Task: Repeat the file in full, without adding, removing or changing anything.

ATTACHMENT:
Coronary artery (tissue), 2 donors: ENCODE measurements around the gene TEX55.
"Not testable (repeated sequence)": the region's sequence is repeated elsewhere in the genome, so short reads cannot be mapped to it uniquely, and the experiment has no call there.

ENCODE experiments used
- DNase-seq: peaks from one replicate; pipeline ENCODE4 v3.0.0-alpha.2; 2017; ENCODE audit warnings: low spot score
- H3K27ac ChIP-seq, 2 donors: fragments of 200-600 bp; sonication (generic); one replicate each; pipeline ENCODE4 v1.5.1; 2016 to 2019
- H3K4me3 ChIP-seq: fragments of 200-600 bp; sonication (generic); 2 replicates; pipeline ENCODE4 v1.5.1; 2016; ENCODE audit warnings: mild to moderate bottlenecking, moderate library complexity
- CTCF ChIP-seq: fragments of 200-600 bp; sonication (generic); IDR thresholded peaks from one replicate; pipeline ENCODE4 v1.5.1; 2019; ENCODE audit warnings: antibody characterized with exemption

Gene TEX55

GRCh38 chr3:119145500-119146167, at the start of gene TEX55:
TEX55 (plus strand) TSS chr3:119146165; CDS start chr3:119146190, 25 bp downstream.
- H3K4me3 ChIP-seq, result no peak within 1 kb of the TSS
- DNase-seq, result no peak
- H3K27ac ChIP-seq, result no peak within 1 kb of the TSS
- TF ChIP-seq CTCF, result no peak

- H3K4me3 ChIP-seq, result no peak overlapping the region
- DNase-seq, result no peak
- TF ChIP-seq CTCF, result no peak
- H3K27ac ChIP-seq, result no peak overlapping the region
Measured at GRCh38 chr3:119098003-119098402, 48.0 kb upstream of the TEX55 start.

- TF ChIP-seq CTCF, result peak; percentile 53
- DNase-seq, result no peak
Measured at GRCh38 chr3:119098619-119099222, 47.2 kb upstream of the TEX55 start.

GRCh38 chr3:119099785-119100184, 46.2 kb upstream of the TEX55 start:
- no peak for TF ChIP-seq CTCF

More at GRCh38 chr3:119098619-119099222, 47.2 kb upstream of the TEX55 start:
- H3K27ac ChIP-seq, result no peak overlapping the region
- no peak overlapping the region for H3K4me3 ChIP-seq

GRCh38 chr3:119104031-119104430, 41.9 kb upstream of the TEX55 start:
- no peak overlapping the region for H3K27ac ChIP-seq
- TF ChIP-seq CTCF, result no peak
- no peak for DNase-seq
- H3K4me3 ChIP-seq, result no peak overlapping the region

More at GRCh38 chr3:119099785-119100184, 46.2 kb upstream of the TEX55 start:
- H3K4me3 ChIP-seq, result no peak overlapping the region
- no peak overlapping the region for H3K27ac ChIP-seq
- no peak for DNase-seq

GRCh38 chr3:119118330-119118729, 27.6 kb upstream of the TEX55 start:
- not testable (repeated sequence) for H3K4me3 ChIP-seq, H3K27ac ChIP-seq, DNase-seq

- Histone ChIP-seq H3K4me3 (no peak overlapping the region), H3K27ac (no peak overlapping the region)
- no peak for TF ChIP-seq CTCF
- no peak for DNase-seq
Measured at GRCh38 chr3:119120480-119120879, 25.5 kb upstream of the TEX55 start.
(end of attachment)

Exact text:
Coronary artery (tissue), 2 donors: ENCODE measurements around the gene TEX55.
"Not testable (repeated sequence)": the region's sequence is repeated elsewhere in the genome, so short reads cannot be mapped to it uniquely, and the experiment has no call there.

ENCODE experiments used
- DNase-seq: peaks from one replicate; pipeline ENCODE4 v3.0.0-alpha.2; 2017; ENCODE audit warnings: low spot score
- H3K27ac ChIP-seq, 2 donors: fragments of 200-600 bp; sonication (generic); one replicate each; pipeline ENCODE4 v1.5.1; 2016 to 2019
- H3K4me3 ChIP-seq: fragments of 200-600 bp; sonication (generic); 2 replicates; pipeline ENCODE4 v1.5.1; 2016; ENCODE audit warnings: mild to moderate bottlenecking, moderate library complexity
- CTCF ChIP-seq: fragments of 200-600 bp; sonication (generic); IDR thresholded peaks from one replicate; pipeline ENCODE4 v1.5.1; 2019; ENCODE audit warnings: antibody characterized with exemption

Gene TEX55

GRCh38 chr3:119145500-119146167, at the start of gene TEX55:
TEX55 (plus strand) TSS chr3:119146165; CDS start chr3:119146190, 25 bp downstream.
- H3K4me3 ChIP-seq, result no peak within 1 kb of the TSS
- DNase-seq, result no peak
- H3K27ac ChIP-seq, result no peak within 1 kb of the TSS
- TF ChIP-seq CTCF, result no peak

- H3K4me3 ChIP-seq, result no peak overlapping the region
- DNase-seq, result no peak
- TF ChIP-seq CTCF, result no peak
- H3K27ac ChIP-seq, result no peak overlapping the region
Measured at GRCh38 chr3:119098003-119098402, 48.0 kb upstream of the TEX55 start.

- TF ChIP-seq CTCF, result peak; percentile 53
- DNase-seq, result no peak
Measured at GRCh38 chr3:119098619-119099222, 47.2 kb upstream of the TEX55 start.

GRCh38 chr3:119099785-119100184, 46.2 kb upstream of the TEX55 start:
- no peak for TF ChIP-seq CTCF

More at GRCh38 chr3:119098619-119099222, 47.2 kb upstream of the TEX55 start:
- H3K27ac ChIP-seq, result no peak overlapping the region
- no peak overlapping the region for H3K4me3 ChIP-seq

GRCh38 chr3:119104031-119104430, 41.9 kb upstream of the TEX55 start:
- no peak overlapping the region for H3K27ac ChIP-seq
- TF ChIP-seq CTCF, result no peak
- no peak for DNase-seq
- H3K4me3 ChIP-seq, result no peak overlapping the region

More at GRCh38 chr3:119099785-119100184, 46.2 kb upstream of the TEX55 start:
- H3K4me3 ChIP-seq, result no peak overlapping the region
- no peak overlapping the region for H3K27ac ChIP-seq
- no peak for DNase-seq

GRCh38 chr3:119118330-119118729, 27.6 kb upstream of the TEX55 start:
- not testable (repeated sequence) for H3K4me3 ChIP-seq, H3K27ac ChIP-seq, DNase-seq

- Histone ChIP-seq H3K4me3 (no peak overlapping the region), H3K27ac (no peak overlapping the region)
- no peak for TF ChIP-seq CTCF
- no peak for DNase-seq
Measured at GRCh38 chr3:119120480-119120879, 25.5 kb upstream of the TEX55 start.